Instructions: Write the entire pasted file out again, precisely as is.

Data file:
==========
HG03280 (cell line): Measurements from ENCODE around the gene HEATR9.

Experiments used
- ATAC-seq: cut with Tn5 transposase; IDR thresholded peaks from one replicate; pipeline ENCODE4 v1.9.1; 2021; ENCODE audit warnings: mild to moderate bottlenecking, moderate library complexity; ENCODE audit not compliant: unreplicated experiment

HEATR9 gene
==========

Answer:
HG03280 (cell line): Measurements from ENCODE around the gene HEATR9.

Experiments used
- ATAC-seq: cut with Tn5 transposase; IDR thresholded peaks from one replicate; pipeline ENCODE4 v1.9.1; 2021; ENCODE audit warnings: mild to moderate bottlenecking, moderate library complexity; ENCODE audit not compliant: unreplicated experiment

HEATR9 gene